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Well, I’m certainly not against a Sango Kaku. If it turns out to be one then great, but we shall have to see. Like I said, i’m just being impatient. It’ll be a nice surprise come spring time anyway.
 

bonsai45

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@Woocash a lot of people here are guessing sango kaku for your first tree based entirely on the red tones in the trunk. but MANY maples varieties have red trunks. it is impossible to know at the moment, and reckless to guess

similarly, the purplish-red tones of the second tree, along with the 5-petal leaf with the longer central lobe, could be deshojo, or it could be 1 of at least 50 other cultivars...

if the nursery you bought it from knows their maples, they should know exactly where this came from and when. Their purchase-list from that year should allow you to narrow down the possibilities if not identify the exact cultivar
 

rockm

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This is a futile thread. We can't really provide any useful information. It's impossible to tell exactly what this is. Best source of info would be from the place you got them. There are hundreds of varieties of Japanese Maple, many share extremely similar leaf shape and color.

In any case, all this really doesn't make much difference. All JMs will get similar care and procedures for bonsai are mostly the same for all. What does make a difference is the first one is grafted. It's a low graft that's pretty well done, but there's bark mismatch, which is common. Not a deal killer, but it will bear watching for suitability for bonsai. Sometimes the mismatch gets worse, sometimes it blends.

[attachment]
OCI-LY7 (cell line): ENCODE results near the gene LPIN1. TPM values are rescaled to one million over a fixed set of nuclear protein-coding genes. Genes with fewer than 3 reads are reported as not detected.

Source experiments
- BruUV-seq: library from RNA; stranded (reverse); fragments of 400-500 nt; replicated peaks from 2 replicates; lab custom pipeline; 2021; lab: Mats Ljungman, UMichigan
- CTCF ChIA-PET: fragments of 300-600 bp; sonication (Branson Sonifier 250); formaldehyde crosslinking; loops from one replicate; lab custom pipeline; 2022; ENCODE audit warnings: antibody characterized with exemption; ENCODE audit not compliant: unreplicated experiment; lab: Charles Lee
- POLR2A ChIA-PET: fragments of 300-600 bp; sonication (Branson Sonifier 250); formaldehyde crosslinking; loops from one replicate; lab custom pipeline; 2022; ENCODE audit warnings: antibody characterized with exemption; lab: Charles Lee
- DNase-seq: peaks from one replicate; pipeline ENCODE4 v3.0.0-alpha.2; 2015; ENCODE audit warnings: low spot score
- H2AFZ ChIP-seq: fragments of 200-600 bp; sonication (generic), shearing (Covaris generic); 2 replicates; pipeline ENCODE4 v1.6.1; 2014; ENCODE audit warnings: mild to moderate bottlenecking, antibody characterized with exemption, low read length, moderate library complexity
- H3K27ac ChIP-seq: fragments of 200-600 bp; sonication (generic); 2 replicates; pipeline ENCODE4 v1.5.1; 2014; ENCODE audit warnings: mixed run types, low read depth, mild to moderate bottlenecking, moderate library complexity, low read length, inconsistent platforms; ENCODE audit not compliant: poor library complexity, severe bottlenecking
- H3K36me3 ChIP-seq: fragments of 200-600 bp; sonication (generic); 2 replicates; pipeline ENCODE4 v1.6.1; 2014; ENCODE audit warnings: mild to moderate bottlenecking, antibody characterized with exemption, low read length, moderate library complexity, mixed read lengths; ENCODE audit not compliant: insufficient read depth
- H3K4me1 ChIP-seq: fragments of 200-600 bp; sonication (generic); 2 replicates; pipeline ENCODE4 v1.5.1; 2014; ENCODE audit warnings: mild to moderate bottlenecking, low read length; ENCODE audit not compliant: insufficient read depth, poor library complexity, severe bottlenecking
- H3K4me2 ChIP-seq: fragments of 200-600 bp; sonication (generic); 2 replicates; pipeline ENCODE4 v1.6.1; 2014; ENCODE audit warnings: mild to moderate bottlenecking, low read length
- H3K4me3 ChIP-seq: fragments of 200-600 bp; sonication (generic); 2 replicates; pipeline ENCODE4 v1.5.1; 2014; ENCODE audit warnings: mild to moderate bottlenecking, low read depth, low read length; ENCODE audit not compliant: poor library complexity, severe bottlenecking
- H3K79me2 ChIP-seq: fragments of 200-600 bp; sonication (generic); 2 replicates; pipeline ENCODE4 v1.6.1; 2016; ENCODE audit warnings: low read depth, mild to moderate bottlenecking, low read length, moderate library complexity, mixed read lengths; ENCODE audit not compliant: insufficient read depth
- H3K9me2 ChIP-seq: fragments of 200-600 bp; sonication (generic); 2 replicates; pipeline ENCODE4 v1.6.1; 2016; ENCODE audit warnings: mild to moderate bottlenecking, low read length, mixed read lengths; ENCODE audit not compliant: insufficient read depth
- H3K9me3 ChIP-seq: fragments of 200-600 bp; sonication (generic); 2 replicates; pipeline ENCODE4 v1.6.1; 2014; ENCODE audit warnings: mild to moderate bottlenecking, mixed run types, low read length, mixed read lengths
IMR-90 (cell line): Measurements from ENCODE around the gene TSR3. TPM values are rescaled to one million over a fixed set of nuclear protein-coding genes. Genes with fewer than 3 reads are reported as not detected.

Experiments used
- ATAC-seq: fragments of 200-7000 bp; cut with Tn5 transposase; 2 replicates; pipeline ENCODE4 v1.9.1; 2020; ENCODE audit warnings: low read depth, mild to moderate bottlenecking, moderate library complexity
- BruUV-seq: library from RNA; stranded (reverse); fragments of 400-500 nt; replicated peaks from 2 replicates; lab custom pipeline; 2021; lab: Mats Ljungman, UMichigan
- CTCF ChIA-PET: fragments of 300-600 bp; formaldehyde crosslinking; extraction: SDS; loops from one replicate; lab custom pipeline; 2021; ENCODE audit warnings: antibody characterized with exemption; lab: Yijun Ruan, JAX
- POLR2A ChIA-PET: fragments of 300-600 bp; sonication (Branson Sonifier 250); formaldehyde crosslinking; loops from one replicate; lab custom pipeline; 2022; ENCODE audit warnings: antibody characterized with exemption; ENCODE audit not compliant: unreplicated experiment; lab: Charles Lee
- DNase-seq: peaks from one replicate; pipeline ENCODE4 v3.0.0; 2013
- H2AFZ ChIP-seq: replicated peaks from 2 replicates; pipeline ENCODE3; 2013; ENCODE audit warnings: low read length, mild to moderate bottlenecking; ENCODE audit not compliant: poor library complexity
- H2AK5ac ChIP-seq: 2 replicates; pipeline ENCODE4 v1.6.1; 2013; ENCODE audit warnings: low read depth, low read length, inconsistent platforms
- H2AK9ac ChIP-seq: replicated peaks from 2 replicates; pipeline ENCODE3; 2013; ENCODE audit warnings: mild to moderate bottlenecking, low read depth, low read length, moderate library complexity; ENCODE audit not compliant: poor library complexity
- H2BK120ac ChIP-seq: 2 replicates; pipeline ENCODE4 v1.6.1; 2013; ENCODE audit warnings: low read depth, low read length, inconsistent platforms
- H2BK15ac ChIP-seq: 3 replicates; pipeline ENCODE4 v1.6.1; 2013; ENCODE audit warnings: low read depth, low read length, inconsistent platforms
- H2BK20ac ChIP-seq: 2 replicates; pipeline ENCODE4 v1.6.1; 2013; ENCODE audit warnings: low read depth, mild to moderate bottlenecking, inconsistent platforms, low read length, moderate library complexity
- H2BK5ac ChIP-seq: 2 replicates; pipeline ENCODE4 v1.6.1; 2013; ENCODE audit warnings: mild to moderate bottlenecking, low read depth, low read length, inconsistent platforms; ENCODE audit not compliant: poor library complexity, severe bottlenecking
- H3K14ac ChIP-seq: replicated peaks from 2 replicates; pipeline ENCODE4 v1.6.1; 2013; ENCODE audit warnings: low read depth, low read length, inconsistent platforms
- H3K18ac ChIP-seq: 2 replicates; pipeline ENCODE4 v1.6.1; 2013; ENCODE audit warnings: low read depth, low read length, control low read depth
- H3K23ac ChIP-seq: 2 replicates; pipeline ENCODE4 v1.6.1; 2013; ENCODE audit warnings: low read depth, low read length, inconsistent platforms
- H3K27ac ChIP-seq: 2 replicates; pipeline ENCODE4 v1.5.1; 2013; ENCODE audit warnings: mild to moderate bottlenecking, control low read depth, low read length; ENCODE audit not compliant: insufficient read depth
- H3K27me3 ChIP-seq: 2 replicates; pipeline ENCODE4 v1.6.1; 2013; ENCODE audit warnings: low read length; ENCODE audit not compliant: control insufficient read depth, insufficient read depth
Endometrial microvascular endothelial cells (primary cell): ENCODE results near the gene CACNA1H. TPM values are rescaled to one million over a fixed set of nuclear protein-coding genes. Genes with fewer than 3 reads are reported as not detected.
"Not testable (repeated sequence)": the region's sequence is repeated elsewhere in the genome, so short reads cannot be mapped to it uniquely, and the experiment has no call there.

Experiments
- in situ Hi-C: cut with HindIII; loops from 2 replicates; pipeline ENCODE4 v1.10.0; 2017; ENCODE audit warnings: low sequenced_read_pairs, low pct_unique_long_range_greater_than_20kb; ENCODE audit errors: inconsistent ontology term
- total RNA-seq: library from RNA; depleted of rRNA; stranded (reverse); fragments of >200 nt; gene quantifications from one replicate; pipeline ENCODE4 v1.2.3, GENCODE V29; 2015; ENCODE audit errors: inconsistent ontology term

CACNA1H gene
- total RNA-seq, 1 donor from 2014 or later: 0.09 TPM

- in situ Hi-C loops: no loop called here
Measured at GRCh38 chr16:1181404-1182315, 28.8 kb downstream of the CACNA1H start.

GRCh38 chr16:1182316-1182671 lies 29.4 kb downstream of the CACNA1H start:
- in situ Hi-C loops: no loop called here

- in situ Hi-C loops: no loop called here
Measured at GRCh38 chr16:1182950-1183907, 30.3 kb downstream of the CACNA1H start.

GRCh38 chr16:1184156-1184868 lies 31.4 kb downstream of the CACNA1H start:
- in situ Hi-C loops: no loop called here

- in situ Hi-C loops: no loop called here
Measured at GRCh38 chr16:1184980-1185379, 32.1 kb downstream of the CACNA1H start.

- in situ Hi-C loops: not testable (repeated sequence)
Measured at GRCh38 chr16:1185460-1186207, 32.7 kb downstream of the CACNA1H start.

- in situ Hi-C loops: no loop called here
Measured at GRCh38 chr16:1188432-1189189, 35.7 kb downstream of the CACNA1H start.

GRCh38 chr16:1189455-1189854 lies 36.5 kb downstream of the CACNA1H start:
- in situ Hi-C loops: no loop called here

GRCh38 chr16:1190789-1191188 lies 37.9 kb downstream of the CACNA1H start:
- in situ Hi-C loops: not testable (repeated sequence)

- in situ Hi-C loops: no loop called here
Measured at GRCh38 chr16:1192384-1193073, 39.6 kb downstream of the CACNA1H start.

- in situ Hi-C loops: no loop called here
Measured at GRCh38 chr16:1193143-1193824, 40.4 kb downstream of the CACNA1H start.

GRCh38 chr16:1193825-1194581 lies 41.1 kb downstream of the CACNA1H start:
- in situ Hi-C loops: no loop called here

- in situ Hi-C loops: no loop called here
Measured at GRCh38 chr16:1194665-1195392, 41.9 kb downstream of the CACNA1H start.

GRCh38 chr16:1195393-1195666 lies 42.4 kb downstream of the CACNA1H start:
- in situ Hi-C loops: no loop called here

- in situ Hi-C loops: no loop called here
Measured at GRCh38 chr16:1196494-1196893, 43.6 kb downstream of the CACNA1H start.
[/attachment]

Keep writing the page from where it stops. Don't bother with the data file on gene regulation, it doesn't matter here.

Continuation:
The second tree is two trees and they could also be grafted. Their nebari looks, well, "challenging" and its something you're going to have to get a handle on next spring. The roots look like they're going to be "stilt" roots once the soil is moved away, that is, individual roots that take a direct deep dive into the soil with no surface spread to speak of. That will mean you've got to make that happen over the next few years--through hard pruning of the roots and flattening techniques, such as fastening the root mass to a board, etc.
 

Woocash

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This is a futile thread. We can't really provide any useful information. It's impossible to tell exactly what this is. Best source of info would be from the place you got them. There are hundreds of varieties of Japanese Maple, many share extremely similar leaf shape and color.